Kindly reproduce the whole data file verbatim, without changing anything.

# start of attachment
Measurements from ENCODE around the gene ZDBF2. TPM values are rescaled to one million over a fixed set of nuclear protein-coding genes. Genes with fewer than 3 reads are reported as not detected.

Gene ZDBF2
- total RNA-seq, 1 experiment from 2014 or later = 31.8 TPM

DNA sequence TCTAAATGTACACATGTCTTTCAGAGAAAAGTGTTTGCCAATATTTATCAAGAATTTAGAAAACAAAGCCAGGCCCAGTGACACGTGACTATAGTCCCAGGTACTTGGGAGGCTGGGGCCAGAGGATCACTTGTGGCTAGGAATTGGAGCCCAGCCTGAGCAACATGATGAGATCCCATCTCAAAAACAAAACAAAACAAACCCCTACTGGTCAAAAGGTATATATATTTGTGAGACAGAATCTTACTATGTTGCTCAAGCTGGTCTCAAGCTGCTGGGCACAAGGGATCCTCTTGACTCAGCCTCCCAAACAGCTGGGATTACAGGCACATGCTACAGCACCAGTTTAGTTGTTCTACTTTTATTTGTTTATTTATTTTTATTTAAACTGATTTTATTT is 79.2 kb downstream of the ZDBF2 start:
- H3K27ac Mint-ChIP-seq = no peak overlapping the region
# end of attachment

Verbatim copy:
Measurements from ENCODE around the gene ZDBF2. TPM values are rescaled to one million over a fixed set of nuclear protein-coding genes. Genes with fewer than 3 reads are reported as not detected.

Gene ZDBF2
- total RNA-seq, 1 experiment from 2014 or later = 31.8 TPM

DNA sequence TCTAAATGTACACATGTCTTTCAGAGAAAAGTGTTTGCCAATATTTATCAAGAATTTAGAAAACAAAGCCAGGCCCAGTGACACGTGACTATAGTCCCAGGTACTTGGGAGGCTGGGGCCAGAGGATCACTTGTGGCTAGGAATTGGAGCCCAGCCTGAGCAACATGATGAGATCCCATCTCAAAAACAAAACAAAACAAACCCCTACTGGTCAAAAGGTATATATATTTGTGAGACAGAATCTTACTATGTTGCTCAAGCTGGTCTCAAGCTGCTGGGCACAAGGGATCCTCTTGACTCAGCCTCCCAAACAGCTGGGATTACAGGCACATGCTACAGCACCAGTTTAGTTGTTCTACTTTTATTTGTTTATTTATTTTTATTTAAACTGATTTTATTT is 79.2 kb downstream of the ZDBF2 start:
- H3K27ac Mint-ChIP-seq = no peak overlapping the region